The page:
Restaurant Review: Culinary Escapes
Travaasa Austin offers delicious relaxation
Reviewed by Claudia Alarcón, Fri., June 29, 2012
One of the perks of a food writer's job is that we are often invited to attend events and visit special places. On a recent weekend, my husband Will and I headed to Travaasa Austin, about a 30-minute drive from our South Austin home. Set amid the landscape of the Balcones Canyonlands Preserve and minutes from Volente Beach, this unique spa resort blends well with its surroundings. Instead of grandiose Tuscan-style mansions, the ranch-style buildings are simple, modern, and comfortable, with a laid-back vibe rather than an air of stuffy luxury. The staff is friendly and professional, and the cozy accommodations are located in buildings spread out for privacy, connected together by paths amongst the cedars and oaks. Man-made landscapes feature native and xeric plants in eye-catching natural settings, and every effort is made to respect the environment. The canyon vistas are lovely, especially from the infinity pool, with a smidge of Lake Travis in the background. Although it's all familiar, visiting this peaceful retreat really makes you feel like you've traveled somewhere far away.
Travaasa seeks to enhance the stay with a daily program of "experiences" in categories that include adventure, fitness, wellness, cultural (region-appropriate activities like horseback riding and learning the Texas Two-Step), and culinary, which is why we came. We started with a hands-on grilling class led by the charming and knowledgeable Tricia Freeman, a Cordon Bleu Austin graduate who formerly worked at Ceja Vineyards in Napa. Nobody else signed up, so we had our own private class in the state-of-the-art demo kitchen, where we were set up with aprons and individual work stations with all the necessary ingredients and utensils. In the hour-long class, we made roasted veggie guacamole, Mexican street corn with ancho-yogurt-parmesan topping, miso-coated black drum with veggies en papillote, and bleu cheese-stuffed dates wrapped in bacon. A novice cook, Will learned proper knife skills, how to roast tomatoes, and how to julienne zucchini. We enjoyed the results of our labor on the patio with an ice-cold St. Arnold's Lawnmower.
Later that afternoon, we attended a wine class led by Sommelier Edward Morgan, director of the wine program for the resort's restaurant, Jean's Kitchen. The topic was Old World vs. New World, with a side-by-side tasting of one white and one red wine from each region, all excellent choices. Morgan has been teaching these well-received classes for seven months and is a natural at it, not just because of his knowledge, but for his fun personality and contagious enthusiasm. He graciously answered the attendees' many questions without a hint of snobbery. We enjoyed seeing him again at dinner, where he helped us choose the right wine from his carefully selected list to match our diverse entrée choices.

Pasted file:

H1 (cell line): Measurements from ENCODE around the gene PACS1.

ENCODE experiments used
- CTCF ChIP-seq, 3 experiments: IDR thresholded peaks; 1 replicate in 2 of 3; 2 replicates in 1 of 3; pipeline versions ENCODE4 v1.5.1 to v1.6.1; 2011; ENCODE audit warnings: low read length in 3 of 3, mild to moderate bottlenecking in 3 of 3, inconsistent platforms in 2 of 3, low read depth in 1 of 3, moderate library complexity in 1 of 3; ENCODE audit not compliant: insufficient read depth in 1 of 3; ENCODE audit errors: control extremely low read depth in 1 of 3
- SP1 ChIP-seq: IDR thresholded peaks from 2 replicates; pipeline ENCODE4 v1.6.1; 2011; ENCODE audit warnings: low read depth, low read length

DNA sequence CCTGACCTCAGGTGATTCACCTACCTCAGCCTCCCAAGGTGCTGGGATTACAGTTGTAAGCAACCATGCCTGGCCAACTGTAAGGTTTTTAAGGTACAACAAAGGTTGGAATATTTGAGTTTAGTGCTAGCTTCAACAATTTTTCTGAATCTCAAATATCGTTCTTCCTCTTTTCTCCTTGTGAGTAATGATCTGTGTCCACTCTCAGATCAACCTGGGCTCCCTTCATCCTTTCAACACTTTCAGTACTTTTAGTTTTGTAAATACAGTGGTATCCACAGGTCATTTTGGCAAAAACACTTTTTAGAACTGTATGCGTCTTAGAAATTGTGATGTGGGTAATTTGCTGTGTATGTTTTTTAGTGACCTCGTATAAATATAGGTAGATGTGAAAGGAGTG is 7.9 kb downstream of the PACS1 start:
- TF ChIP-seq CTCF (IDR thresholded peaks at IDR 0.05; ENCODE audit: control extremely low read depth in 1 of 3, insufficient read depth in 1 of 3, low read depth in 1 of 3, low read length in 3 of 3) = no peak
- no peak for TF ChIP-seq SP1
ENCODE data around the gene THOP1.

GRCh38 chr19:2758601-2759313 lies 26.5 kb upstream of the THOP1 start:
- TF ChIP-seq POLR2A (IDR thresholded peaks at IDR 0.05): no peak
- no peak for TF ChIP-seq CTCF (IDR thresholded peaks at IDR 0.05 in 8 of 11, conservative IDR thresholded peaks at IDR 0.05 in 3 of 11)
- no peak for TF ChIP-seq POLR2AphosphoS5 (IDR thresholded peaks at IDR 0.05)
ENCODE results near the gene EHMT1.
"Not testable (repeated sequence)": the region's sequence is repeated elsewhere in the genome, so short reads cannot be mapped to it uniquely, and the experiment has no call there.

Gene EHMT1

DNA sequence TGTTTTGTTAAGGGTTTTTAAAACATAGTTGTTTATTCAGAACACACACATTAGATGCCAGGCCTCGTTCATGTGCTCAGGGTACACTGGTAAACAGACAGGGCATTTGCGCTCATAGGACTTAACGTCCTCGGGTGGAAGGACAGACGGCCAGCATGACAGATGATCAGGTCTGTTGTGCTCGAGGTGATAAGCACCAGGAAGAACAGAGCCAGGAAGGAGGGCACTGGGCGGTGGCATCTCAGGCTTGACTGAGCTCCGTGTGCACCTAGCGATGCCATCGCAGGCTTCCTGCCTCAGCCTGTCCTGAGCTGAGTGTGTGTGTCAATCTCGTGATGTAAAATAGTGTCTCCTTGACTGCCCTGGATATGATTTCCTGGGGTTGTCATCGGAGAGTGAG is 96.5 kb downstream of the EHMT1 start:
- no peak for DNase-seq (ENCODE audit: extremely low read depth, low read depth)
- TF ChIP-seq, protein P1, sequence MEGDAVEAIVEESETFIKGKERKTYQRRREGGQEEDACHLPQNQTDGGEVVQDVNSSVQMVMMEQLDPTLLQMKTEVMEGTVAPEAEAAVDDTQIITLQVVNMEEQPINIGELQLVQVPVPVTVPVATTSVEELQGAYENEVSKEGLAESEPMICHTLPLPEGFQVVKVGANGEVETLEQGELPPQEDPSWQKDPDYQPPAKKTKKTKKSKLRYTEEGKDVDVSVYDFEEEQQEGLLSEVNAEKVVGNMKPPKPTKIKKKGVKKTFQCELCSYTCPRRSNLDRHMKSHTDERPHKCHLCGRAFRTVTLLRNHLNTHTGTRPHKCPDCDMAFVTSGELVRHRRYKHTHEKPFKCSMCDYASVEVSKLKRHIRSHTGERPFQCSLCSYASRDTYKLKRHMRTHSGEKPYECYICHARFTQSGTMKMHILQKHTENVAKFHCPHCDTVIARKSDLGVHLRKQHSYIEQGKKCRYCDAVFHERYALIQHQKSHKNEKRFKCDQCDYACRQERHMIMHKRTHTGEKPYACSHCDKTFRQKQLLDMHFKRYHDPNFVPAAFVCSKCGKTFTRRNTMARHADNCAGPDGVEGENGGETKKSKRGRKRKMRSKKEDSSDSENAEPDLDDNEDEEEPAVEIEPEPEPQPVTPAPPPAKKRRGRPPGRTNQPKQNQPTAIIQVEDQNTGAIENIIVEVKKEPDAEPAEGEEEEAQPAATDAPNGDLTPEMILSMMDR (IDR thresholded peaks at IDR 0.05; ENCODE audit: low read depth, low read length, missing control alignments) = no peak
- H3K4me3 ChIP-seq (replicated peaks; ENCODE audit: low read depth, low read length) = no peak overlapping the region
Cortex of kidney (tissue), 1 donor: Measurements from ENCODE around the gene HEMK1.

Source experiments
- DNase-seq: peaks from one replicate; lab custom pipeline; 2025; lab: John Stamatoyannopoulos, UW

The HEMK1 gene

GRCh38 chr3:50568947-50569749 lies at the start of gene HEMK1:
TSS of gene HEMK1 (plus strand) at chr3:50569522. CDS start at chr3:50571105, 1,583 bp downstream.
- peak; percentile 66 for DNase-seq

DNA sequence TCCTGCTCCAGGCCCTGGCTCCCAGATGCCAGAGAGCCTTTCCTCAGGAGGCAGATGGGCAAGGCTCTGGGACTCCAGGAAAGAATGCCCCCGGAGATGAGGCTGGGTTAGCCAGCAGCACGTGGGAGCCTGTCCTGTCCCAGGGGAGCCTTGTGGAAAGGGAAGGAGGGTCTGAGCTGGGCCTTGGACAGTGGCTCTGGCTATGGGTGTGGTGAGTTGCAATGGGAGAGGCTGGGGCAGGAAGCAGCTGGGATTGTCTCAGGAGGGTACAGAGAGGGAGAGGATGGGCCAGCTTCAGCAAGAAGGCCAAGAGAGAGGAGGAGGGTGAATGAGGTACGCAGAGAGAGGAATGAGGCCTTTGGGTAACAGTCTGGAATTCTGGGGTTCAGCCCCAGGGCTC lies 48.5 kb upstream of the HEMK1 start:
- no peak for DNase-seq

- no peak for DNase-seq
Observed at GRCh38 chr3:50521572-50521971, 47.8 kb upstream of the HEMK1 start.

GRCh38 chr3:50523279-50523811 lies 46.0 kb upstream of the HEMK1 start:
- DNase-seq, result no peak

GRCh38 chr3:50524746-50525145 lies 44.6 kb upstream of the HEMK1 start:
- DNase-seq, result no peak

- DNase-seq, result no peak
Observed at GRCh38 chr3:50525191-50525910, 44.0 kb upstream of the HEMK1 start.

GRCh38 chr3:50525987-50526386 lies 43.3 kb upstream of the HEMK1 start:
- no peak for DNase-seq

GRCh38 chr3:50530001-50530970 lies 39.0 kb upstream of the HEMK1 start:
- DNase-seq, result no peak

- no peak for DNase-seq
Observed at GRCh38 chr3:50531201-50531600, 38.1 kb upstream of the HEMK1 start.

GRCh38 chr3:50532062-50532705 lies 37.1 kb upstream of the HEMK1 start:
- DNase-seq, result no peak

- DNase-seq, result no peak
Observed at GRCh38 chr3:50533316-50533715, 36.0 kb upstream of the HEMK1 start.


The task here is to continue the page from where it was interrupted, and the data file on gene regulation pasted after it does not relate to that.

At Jean's Kitchen, San Francisco native Chef Benjamin Baker matches Travaasa's green culture by sourcing seasonal and sustainable ingredients from nearby farms and purveyors, listing the sources on the menu. We loved the peach and avocado salad, a sculptural study in color featuring red beets, fennel fronds, and paper thin slices of watermelon radish, simply dressed with herbed oil. Our entrées exceeded all expectations: a Broken Arrow antelope scaloppini with caramelized onions, candied pecans, fresh mint and balsamic reduction with a side of fluffy mashed sweet potatoes with goat cheese, and a black drum fillet topped with roasted oyster mushrooms and herb beurre blanc, which showcased Baker's experience with seafood in Hawaiian resorts. He served it over a slice of toasted homemade parmesan-sourdough bread with sautéed brussels sprouts on the side. After a nightcap at the cozy lounge, we retired, having thoroughly enjoyed our day of excellent culinary adventures.
Before heading back home the next day, Will enjoyed a self-guided bird-watching hike while I indulged in a Watsu, a must-experience treatment that's part body stretching and part massage, performed while floating in a heated private pool. For those not wanting to spend the night, all of Travaasa's activities and facilities are available via day passes, and are highly recommended.